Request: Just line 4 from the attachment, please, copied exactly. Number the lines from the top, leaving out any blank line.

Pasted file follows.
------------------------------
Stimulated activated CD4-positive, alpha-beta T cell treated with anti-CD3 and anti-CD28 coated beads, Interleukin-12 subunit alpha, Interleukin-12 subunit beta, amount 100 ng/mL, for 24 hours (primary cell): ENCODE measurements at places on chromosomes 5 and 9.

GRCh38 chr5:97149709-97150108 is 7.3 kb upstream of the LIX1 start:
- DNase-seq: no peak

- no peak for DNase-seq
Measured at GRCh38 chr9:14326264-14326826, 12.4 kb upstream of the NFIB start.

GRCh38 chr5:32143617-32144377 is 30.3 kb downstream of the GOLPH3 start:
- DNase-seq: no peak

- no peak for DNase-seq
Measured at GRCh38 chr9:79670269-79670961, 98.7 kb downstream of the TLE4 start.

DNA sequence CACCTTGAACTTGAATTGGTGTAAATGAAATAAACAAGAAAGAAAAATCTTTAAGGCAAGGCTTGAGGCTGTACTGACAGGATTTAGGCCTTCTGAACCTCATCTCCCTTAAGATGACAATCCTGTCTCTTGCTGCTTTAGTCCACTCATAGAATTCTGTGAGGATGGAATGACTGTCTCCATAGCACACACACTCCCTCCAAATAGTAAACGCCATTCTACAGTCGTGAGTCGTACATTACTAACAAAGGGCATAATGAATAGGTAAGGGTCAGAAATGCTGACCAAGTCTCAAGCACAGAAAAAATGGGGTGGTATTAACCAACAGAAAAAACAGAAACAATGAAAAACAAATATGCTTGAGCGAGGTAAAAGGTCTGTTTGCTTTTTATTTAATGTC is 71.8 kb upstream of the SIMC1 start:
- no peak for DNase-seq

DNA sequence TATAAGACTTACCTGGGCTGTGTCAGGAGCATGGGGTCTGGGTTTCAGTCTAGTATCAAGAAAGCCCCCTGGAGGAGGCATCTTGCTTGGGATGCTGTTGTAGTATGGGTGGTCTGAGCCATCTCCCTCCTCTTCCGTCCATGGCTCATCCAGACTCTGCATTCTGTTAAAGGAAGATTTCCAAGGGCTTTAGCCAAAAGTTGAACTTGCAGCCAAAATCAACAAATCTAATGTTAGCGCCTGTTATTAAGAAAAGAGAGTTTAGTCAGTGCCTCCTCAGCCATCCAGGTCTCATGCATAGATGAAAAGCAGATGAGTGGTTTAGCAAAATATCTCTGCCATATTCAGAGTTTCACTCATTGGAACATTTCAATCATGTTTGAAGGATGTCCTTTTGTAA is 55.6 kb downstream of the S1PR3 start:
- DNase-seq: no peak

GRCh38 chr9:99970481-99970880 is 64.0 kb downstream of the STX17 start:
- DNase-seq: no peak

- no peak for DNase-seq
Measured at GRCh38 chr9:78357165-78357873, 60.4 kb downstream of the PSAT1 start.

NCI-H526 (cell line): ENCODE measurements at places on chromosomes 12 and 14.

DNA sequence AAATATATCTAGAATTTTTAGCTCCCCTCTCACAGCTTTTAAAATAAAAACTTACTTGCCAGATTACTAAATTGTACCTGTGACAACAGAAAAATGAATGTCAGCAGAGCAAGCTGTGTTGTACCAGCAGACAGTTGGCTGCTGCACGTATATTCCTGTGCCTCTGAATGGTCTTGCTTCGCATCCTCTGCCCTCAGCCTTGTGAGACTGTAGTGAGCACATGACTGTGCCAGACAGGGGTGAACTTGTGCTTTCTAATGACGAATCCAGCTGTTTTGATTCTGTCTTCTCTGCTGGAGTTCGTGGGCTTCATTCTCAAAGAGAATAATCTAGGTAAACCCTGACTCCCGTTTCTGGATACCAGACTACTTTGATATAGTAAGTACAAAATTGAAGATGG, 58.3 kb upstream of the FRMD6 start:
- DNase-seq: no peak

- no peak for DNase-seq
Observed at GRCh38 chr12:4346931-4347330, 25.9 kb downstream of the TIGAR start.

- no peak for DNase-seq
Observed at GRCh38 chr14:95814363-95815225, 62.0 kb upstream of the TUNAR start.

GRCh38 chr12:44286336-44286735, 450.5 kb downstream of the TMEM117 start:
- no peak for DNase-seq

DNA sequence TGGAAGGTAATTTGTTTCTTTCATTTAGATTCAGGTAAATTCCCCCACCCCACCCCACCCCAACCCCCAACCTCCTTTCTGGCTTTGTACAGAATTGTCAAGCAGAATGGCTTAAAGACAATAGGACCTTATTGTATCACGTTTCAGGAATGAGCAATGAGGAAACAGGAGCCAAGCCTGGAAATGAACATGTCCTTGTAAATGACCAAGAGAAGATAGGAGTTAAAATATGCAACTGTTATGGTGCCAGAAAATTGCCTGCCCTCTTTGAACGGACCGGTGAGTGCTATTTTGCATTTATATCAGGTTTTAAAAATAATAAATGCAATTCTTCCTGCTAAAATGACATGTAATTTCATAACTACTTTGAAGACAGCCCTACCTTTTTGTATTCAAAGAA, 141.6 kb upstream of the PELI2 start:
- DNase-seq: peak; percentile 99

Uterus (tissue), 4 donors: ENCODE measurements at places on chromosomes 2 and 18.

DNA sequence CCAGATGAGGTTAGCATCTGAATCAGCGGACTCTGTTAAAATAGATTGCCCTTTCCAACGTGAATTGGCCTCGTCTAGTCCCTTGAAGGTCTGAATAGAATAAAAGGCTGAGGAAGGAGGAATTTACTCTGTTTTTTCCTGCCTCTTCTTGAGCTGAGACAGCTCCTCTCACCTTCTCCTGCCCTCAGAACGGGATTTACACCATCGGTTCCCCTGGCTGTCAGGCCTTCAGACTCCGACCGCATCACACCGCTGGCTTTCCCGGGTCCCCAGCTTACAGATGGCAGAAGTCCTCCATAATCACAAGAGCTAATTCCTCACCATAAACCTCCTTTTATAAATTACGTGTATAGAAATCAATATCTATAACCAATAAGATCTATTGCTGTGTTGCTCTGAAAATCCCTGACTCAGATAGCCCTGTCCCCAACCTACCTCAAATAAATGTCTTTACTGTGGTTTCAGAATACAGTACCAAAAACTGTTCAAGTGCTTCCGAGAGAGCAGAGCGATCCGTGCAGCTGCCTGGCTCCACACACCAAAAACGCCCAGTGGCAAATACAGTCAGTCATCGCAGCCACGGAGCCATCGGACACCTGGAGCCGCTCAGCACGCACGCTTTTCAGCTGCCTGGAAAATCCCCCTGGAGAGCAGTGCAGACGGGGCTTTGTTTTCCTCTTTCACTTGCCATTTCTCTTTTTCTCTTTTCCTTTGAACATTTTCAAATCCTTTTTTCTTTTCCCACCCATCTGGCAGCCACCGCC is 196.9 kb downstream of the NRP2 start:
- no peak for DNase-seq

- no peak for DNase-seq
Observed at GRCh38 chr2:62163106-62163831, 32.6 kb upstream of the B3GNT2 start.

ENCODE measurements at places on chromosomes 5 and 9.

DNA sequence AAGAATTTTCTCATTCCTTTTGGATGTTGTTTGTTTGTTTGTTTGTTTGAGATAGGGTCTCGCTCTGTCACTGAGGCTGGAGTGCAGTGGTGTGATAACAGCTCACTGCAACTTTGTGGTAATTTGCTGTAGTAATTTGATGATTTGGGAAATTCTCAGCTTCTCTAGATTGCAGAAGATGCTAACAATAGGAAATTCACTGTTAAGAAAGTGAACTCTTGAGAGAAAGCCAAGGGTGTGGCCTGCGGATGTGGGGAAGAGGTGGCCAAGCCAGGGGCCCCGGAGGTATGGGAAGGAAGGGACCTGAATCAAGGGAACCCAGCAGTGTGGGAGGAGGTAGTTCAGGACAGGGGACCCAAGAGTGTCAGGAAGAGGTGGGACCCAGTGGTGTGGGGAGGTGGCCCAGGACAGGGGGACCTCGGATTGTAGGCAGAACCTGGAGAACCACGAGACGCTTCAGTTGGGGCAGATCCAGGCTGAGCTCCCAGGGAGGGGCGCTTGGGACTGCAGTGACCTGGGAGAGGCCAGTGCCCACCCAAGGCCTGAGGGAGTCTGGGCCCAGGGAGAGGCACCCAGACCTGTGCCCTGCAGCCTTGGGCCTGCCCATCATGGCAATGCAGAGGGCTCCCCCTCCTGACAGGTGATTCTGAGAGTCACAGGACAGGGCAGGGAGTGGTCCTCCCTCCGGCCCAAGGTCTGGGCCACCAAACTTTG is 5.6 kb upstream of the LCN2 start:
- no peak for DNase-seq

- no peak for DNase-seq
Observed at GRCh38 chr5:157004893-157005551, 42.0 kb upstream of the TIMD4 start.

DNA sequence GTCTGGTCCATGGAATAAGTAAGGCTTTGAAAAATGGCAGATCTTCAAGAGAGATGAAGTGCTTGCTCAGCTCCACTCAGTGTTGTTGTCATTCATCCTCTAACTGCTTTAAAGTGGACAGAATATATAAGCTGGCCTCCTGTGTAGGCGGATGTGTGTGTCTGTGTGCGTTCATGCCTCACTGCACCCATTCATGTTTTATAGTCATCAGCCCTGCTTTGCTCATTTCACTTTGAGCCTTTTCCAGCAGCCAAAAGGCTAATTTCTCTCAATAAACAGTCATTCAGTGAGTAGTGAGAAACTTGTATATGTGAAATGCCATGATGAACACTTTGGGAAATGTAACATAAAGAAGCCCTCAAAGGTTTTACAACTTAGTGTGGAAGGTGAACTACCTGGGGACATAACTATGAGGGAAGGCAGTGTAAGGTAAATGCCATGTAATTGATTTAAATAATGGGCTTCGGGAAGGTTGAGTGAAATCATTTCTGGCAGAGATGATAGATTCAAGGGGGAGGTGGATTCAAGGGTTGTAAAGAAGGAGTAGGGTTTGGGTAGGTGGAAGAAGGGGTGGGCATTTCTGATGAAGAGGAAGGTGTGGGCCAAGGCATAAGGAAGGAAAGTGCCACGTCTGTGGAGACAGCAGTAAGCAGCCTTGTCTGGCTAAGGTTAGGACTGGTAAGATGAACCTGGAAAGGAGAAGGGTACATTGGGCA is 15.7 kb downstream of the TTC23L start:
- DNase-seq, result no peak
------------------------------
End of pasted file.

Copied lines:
- no peak for DNase-seq